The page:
The Stardust International Raceway was an auto racing track in present-day Spring Valley, Nevada, in the Las Vegas Valley. It featured a flat, 3-mile (4.8 km), 13-turn road course, and a quarter-mile drag strip. Some track maps depicted the road course with 10 numbered turns. Stardust International Raceway was developed in 1965 by the Stardust Racing Association, a Nevada corporation headed by the primary owner of the Desert Inn and Stardust hotel-casinos. The track was developed ostensibly to attract high rollers to the Stardust hotel. The Stardust Racing Association also owned the property and functioned as event promoter. In 1966 it began hosting the season finale of the Can-Am championship. In 1968 the USAC Championship Car series held a race at Stardust. The drag strip hosted the NHRA Stardust National Open in 1967, 1968, 1969, and 1971. The Stardust Racing Association was dissolved on April 1, 1968, 1 day after the USAC Stardust 150. The hotel and raceway were sold in January 1969 to the Parvin-Dohrmann Corporation, and the new ownership closed the track shortly thereafter. Larry Horton, the track's manager, re-opened the drag strip in August 1970 and ran drag racing events until October 1971. Real estate developers Pardee Homes acquired the Stardust International Raceway property and related adjacent properties in August 1970 and built the Spring Valley community. Pardee commenced residential development on a portion of the property as drag racing events were still in operation directly adjacent. A subsequent racing facility, the Las Vegas Speedrome, opened in 1972 across from Nellis Air Force Base. The Speedrome property was later redeveloped into the current Las Vegas Motor Speedway.

Las Vegas Valley Metropolitan area in Nevada

The Las Vegas Valley is a major metropolitan area in the southern part of the U.S. state of Nevada. The state's largest urban agglomeration, it is part of the Las Vegas MSA. The Valley is largely defined by the Las Vegas Valley landform, a 600 sq mi (1,600 km2) basin area surrounded by mountains to the north, south, east and west of the metropolitan area. The Valley is home to the three largest incorporated cities in Nevada: Las Vegas, Henderson and North Las Vegas. Eleven unincorporated towns governed by the Clark County government are part of the Las Vegas Township and constitute the largest community in the state of Nevada.

Ralph Louis Engelstad was an American businessman who owned the Imperial Palace casino-hotels in Las Vegas and in Biloxi, Mississippi. He also owned the Kona Kai motel in Las Vegas, which later became the Klondike Hotel and Casino. He was also the donor for the construction of the $104 million Ralph Engelstad Arena for his alma mater, the University of North Dakota in Grand Forks, North Dakota, and another arena bearing his name in Thief River Falls, Minnesota. Engelstad was also a co-developer of the Las Vegas Motor Speedway. Engelstad was one of the very few independent casino-hotel owners in Las Vegas.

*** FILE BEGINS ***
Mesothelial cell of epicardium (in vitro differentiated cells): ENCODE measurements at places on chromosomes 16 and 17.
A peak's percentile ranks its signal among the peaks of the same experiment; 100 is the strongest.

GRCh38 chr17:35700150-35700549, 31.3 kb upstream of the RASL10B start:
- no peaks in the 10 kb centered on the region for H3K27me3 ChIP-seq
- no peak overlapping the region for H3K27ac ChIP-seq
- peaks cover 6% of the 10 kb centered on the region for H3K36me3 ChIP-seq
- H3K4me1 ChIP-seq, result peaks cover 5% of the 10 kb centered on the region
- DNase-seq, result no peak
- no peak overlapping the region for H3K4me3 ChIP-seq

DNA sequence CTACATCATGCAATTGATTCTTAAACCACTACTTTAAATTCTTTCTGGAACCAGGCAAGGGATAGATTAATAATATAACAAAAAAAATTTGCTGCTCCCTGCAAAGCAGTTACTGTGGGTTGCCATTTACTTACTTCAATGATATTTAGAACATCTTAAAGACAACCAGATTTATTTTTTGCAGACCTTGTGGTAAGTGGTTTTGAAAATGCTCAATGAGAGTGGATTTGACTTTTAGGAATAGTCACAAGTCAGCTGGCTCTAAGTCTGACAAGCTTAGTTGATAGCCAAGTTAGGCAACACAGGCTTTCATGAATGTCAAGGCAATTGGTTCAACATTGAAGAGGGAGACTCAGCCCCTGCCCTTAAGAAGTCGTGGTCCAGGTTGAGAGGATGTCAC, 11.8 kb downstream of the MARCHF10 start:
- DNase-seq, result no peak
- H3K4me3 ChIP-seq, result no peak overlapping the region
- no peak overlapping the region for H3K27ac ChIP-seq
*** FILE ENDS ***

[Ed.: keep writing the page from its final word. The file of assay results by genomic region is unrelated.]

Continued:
The Winston No Bull 5 Million Dollar Bonus was held at the track from 1999 to 2002. Jeff Burton won a million dollars in 2000 and Jeff Gordon won the bonus in 2001. Burton and Sterling Marlin were not eligible in 1999 or 2002. The drag strip was relocated into the current The Strip at Las Vegas Motor Speedway, while the old drag strip and road course was rebuilt to the current outer 2.4 mile road course in use today. The 3/8-mile oval was rebuilt with a new pit lane and start-finish changed to the opposite side. During the 2004 and 2005 seasons, Champ Car also held races at the speedway, which were both won by Sébastien Bourdais.

Jeff Burton American racing driver

Jeffrey Tyler Burton, nicknamed "The Mayor", is an American former professional stock car racing driver and current racing commentator. He scored 21 career victories in the Monster Energy NASCAR Cup Series, including two Coca-Cola 600s in 1999 and 2001 and the 1999 Southern 500. He currently serves as a color commentator for NBC Sports, having joined them upon their return to their coverage of NASCAR. His son Harrison Burton currently competes in the ARCA Menards Series and part-time in the NASCAR Camping World Truck Series. His brother Ward Burton and his nephew Jeb Burton have also competed in the Monster Energy NASCAR Cup Series.

Jeff Gordon American racing driver

Jeffery Michael Gordon is an American former professional stock car racing driver, currently an announcer for Fox NASCAR, and a top executive for Hendrick Motorsports. He formerly drove the No. 24 Chevrolet for Hendrick Motorsports in 23 full-time NASCAR Sprint Cup Series seasons between 1993 and 2015, and served as a substitute driver for Dale Earnhardt Jr. in the No. 88 Hendrick Motorsports Chevrolet in select races during the 2016 season.

Sterling Marlin American racing driver